Charting the organisation
Last week at our staff meeting in the practice, I presented the culmination of weeks and weeks of work which is our new company organisational chart.
This is something we have been working on for about 18 months with some help and input from different people in order to get the structure of our practice and our business right to support the team we have.
We have a three year plan which will take us to round about 55 members of staff which is about 41 WTE (whole time equivalent) members of staff.
This is utterly crackers and insane but the most important thing is that the old way of looking after the team doesn’t work and we have to have a new one.
It seems the best way to do this is to cascade down the culture, the care and responsibility in a family tree called an organisational chart, where everybody knows their place and position, who they report to and who looks after them or who they look after.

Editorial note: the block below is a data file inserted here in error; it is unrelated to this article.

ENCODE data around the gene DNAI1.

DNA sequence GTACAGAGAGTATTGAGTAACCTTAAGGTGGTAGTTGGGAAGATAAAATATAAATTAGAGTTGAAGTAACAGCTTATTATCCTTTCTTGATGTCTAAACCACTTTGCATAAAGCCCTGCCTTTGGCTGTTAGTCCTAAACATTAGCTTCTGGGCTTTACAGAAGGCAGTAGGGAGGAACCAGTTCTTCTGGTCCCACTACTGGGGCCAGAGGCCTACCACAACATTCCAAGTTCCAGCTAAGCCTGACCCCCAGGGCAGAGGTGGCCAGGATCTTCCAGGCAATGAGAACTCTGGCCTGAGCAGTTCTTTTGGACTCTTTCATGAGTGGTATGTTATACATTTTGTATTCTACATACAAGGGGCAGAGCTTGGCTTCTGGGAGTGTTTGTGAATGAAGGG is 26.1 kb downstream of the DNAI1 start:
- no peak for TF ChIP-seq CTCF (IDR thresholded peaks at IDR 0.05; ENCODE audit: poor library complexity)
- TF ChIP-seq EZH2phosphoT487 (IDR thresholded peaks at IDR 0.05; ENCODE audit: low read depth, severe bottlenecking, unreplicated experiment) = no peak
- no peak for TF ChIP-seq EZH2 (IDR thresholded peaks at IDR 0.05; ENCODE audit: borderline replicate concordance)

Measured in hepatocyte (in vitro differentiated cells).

Current thinking suggests that to have seven ‘reports’ or people who are reporting back to you is about the maximum you can cope with – ideally a little bit less.
This is not a design so that I can get rid of any responsibility that I have so I can put my feet up and count my money (haha) it’s to make sure everybody gets looked after properly within the business and has their needs met, emotionally, physically and from a development perspective.
I’m not showing the organisational chart here (come on the business course and you can see it there) but I can tell you that it’s been universally accepted within the practice because everybody now sees it as a game of snakes and ladders (with very few snakes)
You should try it, you should write your organisational chart for today and for five years time but before you do that you should read the ‘E-Myth’ by Michael Gerber because it’s all listed in there.
Blog Post Number: 1726